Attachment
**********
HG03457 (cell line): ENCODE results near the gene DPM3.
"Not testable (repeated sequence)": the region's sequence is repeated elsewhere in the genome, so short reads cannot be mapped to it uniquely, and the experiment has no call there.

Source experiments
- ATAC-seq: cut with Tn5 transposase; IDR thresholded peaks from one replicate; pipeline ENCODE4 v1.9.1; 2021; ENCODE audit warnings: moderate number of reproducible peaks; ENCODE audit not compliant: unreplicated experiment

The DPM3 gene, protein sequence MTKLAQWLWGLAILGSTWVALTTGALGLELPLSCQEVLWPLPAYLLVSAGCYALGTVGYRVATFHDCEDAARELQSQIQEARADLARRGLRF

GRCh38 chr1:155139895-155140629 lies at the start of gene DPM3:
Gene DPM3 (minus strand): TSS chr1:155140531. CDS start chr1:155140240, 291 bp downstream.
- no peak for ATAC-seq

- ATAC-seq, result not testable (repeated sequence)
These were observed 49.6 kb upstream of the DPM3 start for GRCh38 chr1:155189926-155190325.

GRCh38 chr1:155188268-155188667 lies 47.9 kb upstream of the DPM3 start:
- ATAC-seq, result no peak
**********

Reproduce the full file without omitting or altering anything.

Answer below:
HG03457 (cell line): ENCODE results near the gene DPM3.
"Not testable (repeated sequence)": the region's sequence is repeated elsewhere in the genome, so short reads cannot be mapped to it uniquely, and the experiment has no call there.

Source experiments
- ATAC-seq: cut with Tn5 transposase; IDR thresholded peaks from one replicate; pipeline ENCODE4 v1.9.1; 2021; ENCODE audit warnings: moderate number of reproducible peaks; ENCODE audit not compliant: unreplicated experiment

The DPM3 gene, protein sequence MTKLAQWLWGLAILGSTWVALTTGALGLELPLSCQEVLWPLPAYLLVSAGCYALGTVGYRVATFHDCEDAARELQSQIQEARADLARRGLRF

GRCh38 chr1:155139895-155140629 lies at the start of gene DPM3:
Gene DPM3 (minus strand): TSS chr1:155140531. CDS start chr1:155140240, 291 bp downstream.
- no peak for ATAC-seq

- ATAC-seq, result not testable (repeated sequence)
These were observed 49.6 kb upstream of the DPM3 start for GRCh38 chr1:155189926-155190325.

GRCh38 chr1:155188268-155188667 lies 47.9 kb upstream of the DPM3 start:
- ATAC-seq, result no peak